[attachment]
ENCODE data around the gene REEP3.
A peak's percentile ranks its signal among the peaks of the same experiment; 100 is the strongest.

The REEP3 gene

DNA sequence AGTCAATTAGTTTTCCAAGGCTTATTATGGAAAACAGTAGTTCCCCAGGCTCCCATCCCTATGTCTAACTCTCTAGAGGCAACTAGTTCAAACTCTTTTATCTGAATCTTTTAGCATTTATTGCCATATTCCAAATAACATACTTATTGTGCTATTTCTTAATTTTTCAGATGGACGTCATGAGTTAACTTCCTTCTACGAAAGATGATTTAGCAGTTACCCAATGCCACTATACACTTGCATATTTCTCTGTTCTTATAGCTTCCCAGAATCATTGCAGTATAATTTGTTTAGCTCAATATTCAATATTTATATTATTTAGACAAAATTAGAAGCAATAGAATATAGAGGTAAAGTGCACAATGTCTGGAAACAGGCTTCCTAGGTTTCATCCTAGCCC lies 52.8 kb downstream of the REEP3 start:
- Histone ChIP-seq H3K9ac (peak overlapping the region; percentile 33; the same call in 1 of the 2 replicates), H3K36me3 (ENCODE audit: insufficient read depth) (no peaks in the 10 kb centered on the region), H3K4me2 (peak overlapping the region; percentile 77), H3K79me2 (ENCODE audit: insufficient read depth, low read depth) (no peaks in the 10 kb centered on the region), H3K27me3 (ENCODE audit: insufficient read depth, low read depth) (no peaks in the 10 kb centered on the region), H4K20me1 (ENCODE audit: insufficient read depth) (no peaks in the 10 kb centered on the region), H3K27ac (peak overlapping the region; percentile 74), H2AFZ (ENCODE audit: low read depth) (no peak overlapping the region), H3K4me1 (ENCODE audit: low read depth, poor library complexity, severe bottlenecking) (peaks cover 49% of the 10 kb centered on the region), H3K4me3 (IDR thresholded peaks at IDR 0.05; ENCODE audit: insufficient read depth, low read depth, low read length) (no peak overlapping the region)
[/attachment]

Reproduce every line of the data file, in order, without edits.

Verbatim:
ENCODE data around the gene REEP3.
A peak's percentile ranks its signal among the peaks of the same experiment; 100 is the strongest.

The REEP3 gene

DNA sequence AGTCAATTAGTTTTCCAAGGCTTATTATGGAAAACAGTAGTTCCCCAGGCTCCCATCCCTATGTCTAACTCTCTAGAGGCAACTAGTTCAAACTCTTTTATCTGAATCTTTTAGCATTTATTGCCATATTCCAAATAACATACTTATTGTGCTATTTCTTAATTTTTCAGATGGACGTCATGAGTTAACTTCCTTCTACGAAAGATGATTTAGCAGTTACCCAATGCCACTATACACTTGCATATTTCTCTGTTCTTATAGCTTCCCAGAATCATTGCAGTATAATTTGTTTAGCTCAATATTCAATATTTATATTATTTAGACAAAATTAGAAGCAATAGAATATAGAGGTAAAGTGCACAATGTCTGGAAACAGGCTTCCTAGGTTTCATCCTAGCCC lies 52.8 kb downstream of the REEP3 start:
- Histone ChIP-seq H3K9ac (peak overlapping the region; percentile 33; the same call in 1 of the 2 replicates), H3K36me3 (ENCODE audit: insufficient read depth) (no peaks in the 10 kb centered on the region), H3K4me2 (peak overlapping the region; percentile 77), H3K79me2 (ENCODE audit: insufficient read depth, low read depth) (no peaks in the 10 kb centered on the region), H3K27me3 (ENCODE audit: insufficient read depth, low read depth) (no peaks in the 10 kb centered on the region), H4K20me1 (ENCODE audit: insufficient read depth) (no peaks in the 10 kb centered on the region), H3K27ac (peak overlapping the region; percentile 74), H2AFZ (ENCODE audit: low read depth) (no peak overlapping the region), H3K4me1 (ENCODE audit: low read depth, poor library complexity, severe bottlenecking) (peaks cover 49% of the 10 kb centered on the region), H3K4me3 (IDR thresholded peaks at IDR 0.05; ENCODE audit: insufficient read depth, low read depth, low read length) (no peak overlapping the region)